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Africa|Energy|Flow|Gas|Nuclear|Projects|Safety|Water|Flow
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Global nuclear agency highlights its role in helping Africa adapt to climate change

10th November 2022

By: Rebecca Campbell

Creamer Media Senior Deputy Editor

     

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With the COP27 United Nations (UN) Climate Conference under way in Sharm El Sheikh, Egypt, the International Atomic Energy Agency (IAEA) on Wednesday released a report on how nuclear technologies are already being used to build climate change resilience across Africa. Over the past decade, nearly half of all the IAEA’s climate change adaptation projects have been undertaken in Africa.

The UN has reported that agricultural productivity in Africa has been greatly reduced over the past 60 years by increased temperatures or droughts. The global body has calculated that these effects have cost the continent economic losses of $70-billion over the past 50 years.

“In nuclear science and its applications we have the tools to adapt to climate change conditions,” affirmed IAEA director-general Mariano Grossi. “The IAEA is at the centre of global efforts to make sure no one is left behind when it comes to benefiting from these indispensable assets.”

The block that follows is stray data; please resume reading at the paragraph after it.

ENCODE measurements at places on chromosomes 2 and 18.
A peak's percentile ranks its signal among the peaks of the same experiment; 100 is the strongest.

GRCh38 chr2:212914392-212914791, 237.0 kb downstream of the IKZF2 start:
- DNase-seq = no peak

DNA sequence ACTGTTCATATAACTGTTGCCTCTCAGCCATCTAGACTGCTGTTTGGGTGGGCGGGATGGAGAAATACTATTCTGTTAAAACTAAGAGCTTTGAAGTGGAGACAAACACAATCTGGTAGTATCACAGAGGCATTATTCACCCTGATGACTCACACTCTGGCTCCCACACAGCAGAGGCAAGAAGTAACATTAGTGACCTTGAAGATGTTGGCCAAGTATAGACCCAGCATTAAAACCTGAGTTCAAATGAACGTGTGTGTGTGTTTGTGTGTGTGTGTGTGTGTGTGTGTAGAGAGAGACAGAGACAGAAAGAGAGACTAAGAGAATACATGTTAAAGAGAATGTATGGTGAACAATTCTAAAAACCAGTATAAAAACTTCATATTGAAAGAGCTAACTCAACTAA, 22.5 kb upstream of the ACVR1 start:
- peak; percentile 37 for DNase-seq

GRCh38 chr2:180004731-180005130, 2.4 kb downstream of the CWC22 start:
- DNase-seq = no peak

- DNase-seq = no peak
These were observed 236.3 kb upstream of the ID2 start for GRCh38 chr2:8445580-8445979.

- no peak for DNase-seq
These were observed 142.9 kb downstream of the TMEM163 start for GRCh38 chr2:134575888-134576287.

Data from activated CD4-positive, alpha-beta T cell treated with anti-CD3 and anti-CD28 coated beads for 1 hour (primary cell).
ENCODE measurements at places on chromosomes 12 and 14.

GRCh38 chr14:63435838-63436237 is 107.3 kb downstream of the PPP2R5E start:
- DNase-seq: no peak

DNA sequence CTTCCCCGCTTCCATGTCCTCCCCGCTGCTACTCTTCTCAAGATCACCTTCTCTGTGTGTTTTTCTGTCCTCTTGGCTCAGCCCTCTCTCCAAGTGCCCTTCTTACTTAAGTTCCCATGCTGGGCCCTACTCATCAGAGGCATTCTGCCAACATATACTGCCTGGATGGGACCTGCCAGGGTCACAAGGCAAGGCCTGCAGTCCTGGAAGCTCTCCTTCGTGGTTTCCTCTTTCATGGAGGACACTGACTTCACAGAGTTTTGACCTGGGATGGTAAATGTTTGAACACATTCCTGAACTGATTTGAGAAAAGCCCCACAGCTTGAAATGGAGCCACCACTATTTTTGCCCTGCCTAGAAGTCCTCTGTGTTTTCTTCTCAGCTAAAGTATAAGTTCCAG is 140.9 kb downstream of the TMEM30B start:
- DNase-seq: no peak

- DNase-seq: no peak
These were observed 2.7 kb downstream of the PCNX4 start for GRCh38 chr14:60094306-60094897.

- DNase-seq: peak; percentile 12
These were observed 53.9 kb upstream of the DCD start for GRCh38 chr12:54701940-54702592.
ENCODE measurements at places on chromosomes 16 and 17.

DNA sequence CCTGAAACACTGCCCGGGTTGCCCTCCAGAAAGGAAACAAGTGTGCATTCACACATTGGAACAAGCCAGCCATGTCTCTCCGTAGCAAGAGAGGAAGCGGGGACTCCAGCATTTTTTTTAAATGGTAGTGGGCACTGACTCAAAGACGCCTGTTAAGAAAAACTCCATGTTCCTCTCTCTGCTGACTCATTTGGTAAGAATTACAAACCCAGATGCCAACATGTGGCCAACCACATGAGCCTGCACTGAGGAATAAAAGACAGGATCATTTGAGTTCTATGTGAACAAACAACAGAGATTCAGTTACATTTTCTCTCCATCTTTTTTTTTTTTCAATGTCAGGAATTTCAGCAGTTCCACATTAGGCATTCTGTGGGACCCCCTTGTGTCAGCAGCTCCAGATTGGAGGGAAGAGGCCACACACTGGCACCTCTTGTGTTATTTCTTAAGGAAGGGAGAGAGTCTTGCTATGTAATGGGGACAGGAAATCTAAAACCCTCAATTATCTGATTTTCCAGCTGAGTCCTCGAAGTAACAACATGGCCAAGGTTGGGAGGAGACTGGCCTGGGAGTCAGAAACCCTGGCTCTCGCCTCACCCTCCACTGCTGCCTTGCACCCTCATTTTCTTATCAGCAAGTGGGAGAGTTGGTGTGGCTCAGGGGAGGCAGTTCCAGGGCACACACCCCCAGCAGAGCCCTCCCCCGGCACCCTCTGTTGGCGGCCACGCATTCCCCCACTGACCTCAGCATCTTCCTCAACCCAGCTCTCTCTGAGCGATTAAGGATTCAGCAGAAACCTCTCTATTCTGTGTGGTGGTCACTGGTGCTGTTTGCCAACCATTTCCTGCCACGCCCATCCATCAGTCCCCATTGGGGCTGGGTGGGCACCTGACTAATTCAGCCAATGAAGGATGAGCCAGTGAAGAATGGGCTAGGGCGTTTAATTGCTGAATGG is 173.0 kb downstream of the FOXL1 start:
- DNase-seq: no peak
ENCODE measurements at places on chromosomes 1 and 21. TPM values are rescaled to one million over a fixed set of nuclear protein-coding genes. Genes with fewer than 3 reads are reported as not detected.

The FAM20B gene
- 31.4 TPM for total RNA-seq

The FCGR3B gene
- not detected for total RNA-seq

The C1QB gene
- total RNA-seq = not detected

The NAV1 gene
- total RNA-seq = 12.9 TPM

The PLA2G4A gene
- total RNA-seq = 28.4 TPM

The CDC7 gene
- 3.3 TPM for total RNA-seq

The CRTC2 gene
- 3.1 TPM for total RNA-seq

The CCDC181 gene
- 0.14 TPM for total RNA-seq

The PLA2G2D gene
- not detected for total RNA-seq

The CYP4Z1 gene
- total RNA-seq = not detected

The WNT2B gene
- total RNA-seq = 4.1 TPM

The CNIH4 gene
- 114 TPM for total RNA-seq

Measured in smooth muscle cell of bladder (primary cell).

IAEA climate change adaptation projects in Africa have encompassed climate-smart agriculture, improved crop varieties, food production, land use management, soil erosion, coastal protection, ocean change monitoring, water resource management and greenhouse gas emissions analysis. These have been aimed at reducing vulnerabilities and increasing resilience in these and other sectors.

Techniques that can be, and have been, provided by the IAEA include isotope hydrology, which uses isotopes to track the flow of water throughout a hydrological cycle and locate the original groundwater source. Isotopic techniques can also be used to help ascertain the amount of water in soil and so to establish the right amounts of water and nutrients to apply, and the right times to do so, to allow the production of high-value crops. These techniques can be used by smallholder farmers. Already well-established, to control fruit flies, mosquitos and tsetse flies, is the sterile insect technique, which uses irradiation to sterilise these pests to crops, animals and humans.

The IAEA has also been working with the UN Food and Agriculture Organisation in a number of resilience programmes. These include helping more than 30 African countries set up Food Safety Laboratories, which employ both traditional and innovative nuclear and isotopic techniques. They also include the development of new crop varieties, such as new drought- and pest-resistant cowpea and sorghum varieties for Namibia. Yet again, the two bodies are working jointly to use nuclear, nuclear-derived and nuclear-related techniques to identify both plant and animal diseases, likely to emerge or re-emerge as a result of climate change.

Between 2012 and 2021, the IAEA climate adaptation programme saw 238 technical cooperation projects carried out in 45 African countries. These projects involved the IAEA disbursing a total of €54-million.    

 

Edited by Creamer Media Reporter

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